At 5:15 each morning, Thomas Lyles heard his son tap on the bedroom door.
“Dad, are we going to the gym?” a young Trey Lyles would ask, before both departed for their first of three workout sessions that day.
Lyles, now a third-year big man with the Nuggets, has talked consistently about “staying ready” even when he wasn’t receiving consistent playing time. But that’s not just a mind-set. It’s a direct result of his background.
That philosophy was first instilled in Lyles by his father during those grueling sessions in the gym while he was growing up in Indiana. It’s been tested during his NBA career, including this season when he was the odd man out of Denver’s big-man rotation to start the season. But with all-star power forward Paul Millsap having to miss several months while recovering from reconstructive wrist surgery and center Nikola Jokic out with a sprained ankle, the 6-foot-10 Lyles is now a key part of the rotation.
Lyles stayed ready. And now he is ready.
“This is what I worked for,” he said. “I think the coaches notice that too. I think I’m building trust in them (by) having me out on the floor. It’s what I expected. I knew that it would come over time.”
Catching the basketball bug
When Lyles was 7, his family moved from hockey-crazed Saskatoon, Saskatchewan, to basketball-crazed Indianapolis. His father, Thomas, originally hailed from the city before moving north of the border to play for the World Basketball League. But Thomas wanted his family to be raised around basketball and knew “if you can play basketball here in Indiana, you can play anywhere.”
That also meant Trey got a late start in the sport compared with other local kids. So father and son went to work. At age 9, Trey strapped on a 20-pound vest to run sprints. He worked relentlessly, polishing fundamentals such as shooting and dribbling. Trey and Thomas spent seven to eight hours in the gym each day, with breaks for school and meals.
“Never, ever did he complain or did he stop,” Thomas said in a phone interview. “And I’ll tell you, I worked this kid extremely hard.”
Though Trey grew up in a suburb of Indianapolis, Thomas wanted him to play against the tougher competition in the city’s public school system. As a freshman playing varsity at Arsenal Tech, Trey was a scrawny 6-7 — and the target of physicality from opponents as well as verbal barbs from the stands because of brewing recruiting hype.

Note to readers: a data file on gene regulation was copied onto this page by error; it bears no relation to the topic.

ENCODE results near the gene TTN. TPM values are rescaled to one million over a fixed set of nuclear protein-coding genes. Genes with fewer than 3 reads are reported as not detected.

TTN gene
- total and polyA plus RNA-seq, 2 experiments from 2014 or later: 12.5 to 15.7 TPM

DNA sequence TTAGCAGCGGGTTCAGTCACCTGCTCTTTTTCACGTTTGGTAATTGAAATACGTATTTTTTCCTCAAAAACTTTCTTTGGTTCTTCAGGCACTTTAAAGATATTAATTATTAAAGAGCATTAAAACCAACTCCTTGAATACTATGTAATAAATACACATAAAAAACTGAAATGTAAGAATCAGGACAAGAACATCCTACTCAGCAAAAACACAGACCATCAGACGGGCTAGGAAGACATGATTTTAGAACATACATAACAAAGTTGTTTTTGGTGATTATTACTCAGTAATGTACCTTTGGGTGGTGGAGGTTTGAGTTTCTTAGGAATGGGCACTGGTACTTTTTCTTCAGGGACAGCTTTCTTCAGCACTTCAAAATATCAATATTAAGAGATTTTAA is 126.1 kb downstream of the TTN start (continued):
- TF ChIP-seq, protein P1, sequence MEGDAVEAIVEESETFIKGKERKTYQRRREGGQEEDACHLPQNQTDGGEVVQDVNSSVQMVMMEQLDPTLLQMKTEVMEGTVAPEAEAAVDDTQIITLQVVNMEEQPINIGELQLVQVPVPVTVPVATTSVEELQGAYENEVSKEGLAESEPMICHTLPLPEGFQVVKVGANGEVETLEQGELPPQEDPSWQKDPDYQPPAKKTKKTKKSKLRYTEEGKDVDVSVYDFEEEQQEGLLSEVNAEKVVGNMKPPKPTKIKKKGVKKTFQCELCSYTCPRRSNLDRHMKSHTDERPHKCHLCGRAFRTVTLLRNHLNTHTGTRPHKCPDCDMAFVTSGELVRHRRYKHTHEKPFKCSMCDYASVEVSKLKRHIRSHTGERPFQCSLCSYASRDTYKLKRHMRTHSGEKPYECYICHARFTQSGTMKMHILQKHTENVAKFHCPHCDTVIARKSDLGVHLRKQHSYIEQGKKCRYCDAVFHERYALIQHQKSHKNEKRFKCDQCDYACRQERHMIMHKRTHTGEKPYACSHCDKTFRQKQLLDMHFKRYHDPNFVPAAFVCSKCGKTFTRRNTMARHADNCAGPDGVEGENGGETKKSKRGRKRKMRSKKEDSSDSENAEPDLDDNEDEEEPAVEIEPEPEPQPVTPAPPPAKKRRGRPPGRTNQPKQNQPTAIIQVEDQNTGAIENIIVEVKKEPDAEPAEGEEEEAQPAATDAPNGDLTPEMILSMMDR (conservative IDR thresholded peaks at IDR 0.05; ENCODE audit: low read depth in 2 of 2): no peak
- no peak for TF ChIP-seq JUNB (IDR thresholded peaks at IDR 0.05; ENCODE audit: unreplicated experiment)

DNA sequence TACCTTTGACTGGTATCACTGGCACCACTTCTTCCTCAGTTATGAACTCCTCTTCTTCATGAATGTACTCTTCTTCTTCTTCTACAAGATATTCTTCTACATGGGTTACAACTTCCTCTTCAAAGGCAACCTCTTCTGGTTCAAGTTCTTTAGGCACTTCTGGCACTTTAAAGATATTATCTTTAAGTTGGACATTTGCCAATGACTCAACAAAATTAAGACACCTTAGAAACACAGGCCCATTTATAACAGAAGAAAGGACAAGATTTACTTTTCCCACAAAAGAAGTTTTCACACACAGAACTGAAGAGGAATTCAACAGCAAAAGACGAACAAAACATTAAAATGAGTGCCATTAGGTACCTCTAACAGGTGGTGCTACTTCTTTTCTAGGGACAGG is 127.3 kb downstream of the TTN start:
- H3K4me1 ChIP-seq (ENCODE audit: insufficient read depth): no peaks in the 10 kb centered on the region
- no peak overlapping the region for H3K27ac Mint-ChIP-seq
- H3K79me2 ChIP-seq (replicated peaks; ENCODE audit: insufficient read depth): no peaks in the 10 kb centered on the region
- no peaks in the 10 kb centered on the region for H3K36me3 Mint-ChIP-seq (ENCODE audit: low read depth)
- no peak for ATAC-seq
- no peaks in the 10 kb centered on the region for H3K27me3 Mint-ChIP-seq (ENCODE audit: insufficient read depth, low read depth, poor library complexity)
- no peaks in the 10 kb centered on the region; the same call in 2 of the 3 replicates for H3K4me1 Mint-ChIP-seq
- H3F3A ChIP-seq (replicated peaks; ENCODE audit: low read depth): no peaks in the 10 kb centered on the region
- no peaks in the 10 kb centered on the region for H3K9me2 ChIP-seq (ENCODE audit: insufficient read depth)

By the end of his career, Lyles was Indiana’s Mr. Basketball and a top-20 national prospect. He signed with Kentucky, playing an X factor-type role on a 38-1 team. He left the Wildcats after his freshman season and was drafted by Utah with the No. 12 overall pick. Two years with the Jazz produced mixed results. Lyles averaged just over six points in about 17 minutes per game.
Lyles was visiting family in Saskatoon when he got the phone call notifying him that he had been traded to the Nuggets on draft night last summer. He was initially surprised, then pleased. He had hoped the Nuggets would draft him two years ago, because he felt his versatile skill set would fit well in their free-flowing style. He already knew Gary Harris, another Indiana product, along with Jokic, Emmanuel Mudiay and Jamal Murray from the international circuit.
“It kind of worked out in the end,” Lyles said.
He hired a new nutritionist, personal chef and trainer during the offseason. They helped him squash his late-night eating habits and add muscle to his frame. Nuggets head coach Michael Malone gushed about Lyles during training camp, impressed by his ability to stretch the floor, facilitate in the post and make plays off the dribble. But the Nuggets also had a big-man logjam after landing Millsap as a coveted free agent, re-signing Mason Plumlee and retaining mainstay Kenneth Faried. By the season opener, Lyles had been squeezed out of the rotation.
Frustrated and somewhat confused, Lyles nevertheless maintained the same approach fostered as a child. He arrived to practice early and stayed late. He picked the brains of assistant coaches and veterans such as Richard Jefferson while on the bench during games.
“He didn’t feel sorry for himself,” Malone said. “He didn’t drop his head. He didn’t have that self-pity that I hate to see.”
Added Lyles: “It kind of just added fuel to the fire.”
Increased playing time
Lyles followed routine late Thursday, calling his dad after the Nuggets’ dramatic win over the Bulls. The Nuggets fell behind by 18 points in the first quarter, after which Lyles helped spark their initial comeback with two 3-pointers in his first four minutes off the bench. He finished with 10 points, six rebounds and one assist in a season-high 22 minutes.
Entering the game against the Lakers on Saturday night, Lyles had averaged 7.8 points and 4.8 rebounds in the six games since Millsap’s wrist injury. He has been on the floor in crunchtime, though Malone would like to see an uptick in his rebounding numbers.
Without Millsap for months and Jokic for at least the immediate future, the Nuggets need Lyles. But Lyles doesn’t feel like much has changed, other than the increase in playing time.
He stayed ready. And now he is ready.
“(I’m) just trying to carve out time,” Lyles said. “So that even when Paul comes back, Coach knows that he can still count on me.”